This week’s entry in the “GET PSYCHED” series is the first of a two-parter focusing on UK bands playing the Coachella Festival in 2012. Not sure if you noticed, but there’s a sort of mini British Invasion taking place in the desert this spring. And it’s not just reflective of some new trend exploding in England; it’s more like a lesson in the history of modern British pop, starting with the punk era (and its roots) and plowing straight through to the country’s “newest hit makers.”
In this first part of our look at these bands, I’m going eschew lumping bands together by era or style, and instead whip-saw from past to present to give you some sense of the breadth of coverage that the festival will attempt this year. We’ll hit the ’70s, we’ll hit the ’90s, we’ll hit the ’00s, traveling by way of Manchester, West London, and Sheffield. We’ll have our hackles raised as we keep our pinkies up. And, as alternatively inclined Anglophiles, we’ll find a lot to love in this year’s Coachella lineup.
Buzzcocks: Orgasm Addict
It’s so hard for me to pick just ONE Buzzcocks song to represent the Manchester band’s thoroughly awesome, totally essential catalog. I went with “Orgasm Addict” because it was the first song I ever heard by the group (courtesy of legendary Los Angeles DJ Rodney Bigenheimer‘s weekend radio show on KROQ … Jesus, remember when KROQ was worth listening to? What the hell happened there?), and because it so perfectly encapsulates everything that’s great about punk rock.
I was probably 13 or 14 when I first heard this song come blasting out of my boom box speakers, stuck in my bedroom on a Sunday night doing homework to the sounds of whatever Rodney had chosen for his show that week. And by that point — ’88 or ’89 — “Orgasm Addict,” which the Buzzcocks released as its first US single in 1977, was already a “flashback” track. You’d never have known it to listen to it though, then or now. Even by the late ’80s, brash, bratty talk about self-abuse and sex addiction was NOT the stuff of mainstream pop lyricism. And that was the point: confrontation, delivered like a bitch slap via subversive lyrics whose sting was amplified by slashing Telecaster guitar tones and stop-start rhythms cranked way past what was acceptable for rock music in the mid-70s. All of this made the song sound immediate and current a full 12 years after its release. I’ll argue that’s true today as well; “Orgasm Addict” could have been cut last week without sounding anachronistic.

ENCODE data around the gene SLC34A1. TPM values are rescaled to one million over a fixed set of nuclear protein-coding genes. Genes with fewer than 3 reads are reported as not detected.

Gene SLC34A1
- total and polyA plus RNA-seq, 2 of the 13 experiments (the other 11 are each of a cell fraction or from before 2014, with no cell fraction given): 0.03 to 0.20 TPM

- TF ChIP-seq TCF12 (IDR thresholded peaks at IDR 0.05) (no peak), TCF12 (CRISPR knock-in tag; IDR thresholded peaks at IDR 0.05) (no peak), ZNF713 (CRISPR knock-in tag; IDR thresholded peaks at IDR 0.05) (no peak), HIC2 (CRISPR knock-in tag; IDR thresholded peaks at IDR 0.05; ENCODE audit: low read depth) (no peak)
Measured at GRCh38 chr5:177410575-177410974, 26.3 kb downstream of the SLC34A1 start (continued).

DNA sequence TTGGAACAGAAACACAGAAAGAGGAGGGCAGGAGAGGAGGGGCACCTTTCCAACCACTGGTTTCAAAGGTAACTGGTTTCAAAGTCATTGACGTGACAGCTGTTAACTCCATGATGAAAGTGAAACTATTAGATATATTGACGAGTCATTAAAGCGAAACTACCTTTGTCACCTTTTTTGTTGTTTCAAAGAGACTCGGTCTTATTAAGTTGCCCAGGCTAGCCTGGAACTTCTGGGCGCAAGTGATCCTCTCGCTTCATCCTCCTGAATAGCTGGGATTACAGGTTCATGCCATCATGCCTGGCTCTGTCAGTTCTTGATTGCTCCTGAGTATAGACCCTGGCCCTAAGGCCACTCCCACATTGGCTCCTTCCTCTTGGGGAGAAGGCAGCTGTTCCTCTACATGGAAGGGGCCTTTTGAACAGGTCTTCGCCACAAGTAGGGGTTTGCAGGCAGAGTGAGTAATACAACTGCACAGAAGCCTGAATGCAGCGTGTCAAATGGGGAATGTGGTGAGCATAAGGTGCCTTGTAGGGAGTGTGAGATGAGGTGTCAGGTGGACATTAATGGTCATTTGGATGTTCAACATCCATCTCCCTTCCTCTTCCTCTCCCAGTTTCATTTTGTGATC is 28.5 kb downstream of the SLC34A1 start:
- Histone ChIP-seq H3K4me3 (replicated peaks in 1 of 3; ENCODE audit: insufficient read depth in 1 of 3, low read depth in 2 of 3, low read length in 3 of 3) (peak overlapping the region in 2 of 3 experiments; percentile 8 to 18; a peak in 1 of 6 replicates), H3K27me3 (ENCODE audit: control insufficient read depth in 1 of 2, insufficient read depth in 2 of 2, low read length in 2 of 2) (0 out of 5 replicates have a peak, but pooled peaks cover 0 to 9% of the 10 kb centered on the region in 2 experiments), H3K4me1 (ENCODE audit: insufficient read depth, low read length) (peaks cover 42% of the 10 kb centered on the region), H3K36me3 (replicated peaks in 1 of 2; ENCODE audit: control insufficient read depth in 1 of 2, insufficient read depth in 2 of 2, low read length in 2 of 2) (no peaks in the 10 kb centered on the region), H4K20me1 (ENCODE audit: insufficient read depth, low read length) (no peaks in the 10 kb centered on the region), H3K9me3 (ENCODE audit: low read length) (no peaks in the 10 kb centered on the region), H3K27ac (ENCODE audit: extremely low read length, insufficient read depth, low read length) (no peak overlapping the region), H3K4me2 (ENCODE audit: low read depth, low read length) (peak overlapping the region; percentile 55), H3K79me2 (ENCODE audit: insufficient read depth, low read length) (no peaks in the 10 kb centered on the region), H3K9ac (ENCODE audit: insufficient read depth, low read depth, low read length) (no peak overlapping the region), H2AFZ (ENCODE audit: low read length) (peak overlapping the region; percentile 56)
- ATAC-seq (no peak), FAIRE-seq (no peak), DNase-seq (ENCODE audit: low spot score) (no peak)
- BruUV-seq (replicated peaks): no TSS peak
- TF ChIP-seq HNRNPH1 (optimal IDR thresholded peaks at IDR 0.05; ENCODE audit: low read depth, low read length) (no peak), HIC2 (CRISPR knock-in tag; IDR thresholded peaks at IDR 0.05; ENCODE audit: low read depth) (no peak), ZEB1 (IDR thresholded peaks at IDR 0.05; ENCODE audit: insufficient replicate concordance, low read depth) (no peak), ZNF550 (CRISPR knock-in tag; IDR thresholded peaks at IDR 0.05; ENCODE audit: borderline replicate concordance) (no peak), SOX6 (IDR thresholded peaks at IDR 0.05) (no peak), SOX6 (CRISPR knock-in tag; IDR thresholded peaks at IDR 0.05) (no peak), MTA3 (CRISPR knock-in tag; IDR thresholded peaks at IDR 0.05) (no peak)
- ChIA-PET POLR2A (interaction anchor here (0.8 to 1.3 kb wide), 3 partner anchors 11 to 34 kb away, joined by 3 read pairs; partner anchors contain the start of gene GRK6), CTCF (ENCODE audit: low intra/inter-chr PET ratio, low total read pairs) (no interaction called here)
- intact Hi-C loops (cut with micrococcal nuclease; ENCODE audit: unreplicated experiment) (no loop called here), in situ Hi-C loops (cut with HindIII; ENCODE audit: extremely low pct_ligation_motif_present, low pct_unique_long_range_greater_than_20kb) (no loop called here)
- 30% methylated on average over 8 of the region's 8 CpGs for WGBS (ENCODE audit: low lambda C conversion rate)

You can look up the band’s history elsewhere online — but it’s worthwhile to note here that the Buzzcocks’ appearance at Coachella seems like it will feature the full, “classic” lineup of the group (including co-founders Steve Shelley and Howard Devoto) that recorded singles like this and other seminal tracks (check out “Ever Fallen in Love,” “What Do I Get?,” “Harmony In My Head” and “Why Can’t I Touch It” for starters).
Arctic Monkeys: Don’t Sit Down ‘Cause I’ve Moved Your Chair
I’m not really sure that Arctic Monkeys have sustained the justification for the hype surrounding its first album (or their second … both of which hit #1 in the UK pretty much the minute they were released), but I am sure that front man Alex Turner has evolved into one of the finest lyricists in all of rock. His wordplay has been at the center of each of the band’s four albums, and it just gets better — more intricate, more epic — with each turn.
What makes the Monkeys appealing as an act to see at Coachella, however, is just how effing good the band is live. It played the main stage during the mid-afternoon in 2007, right as its second album was being released, and absolutely floored me (and everyone else, if I remember correctly). It doesn’t quite come through on record, but the band more than matches Turner’s dextrous lyrics with its playing. This clip offers a more recent taste of what it brings to the stage, something a bit more muscular that what fans of the group bouncier early work might expect. Recent albums have been inconsistent but listenable; I still expect the live show to be incendiary.
The Vaccines: Post Break-Up Sex
The Vaccines debuted last year with just about as much buzz as Arctic Monkeys, all of it justified. Heck, I even put one of its songs (“Wetsuit”) on my “Favorite Songs of 2011” list, and slapped its album, What Did You Expect From The Vaccines?, on my “Best Albums of 2011” list. So, I’m clearly impressed. I really just love everything about this band, and I can’t wait to see them play live.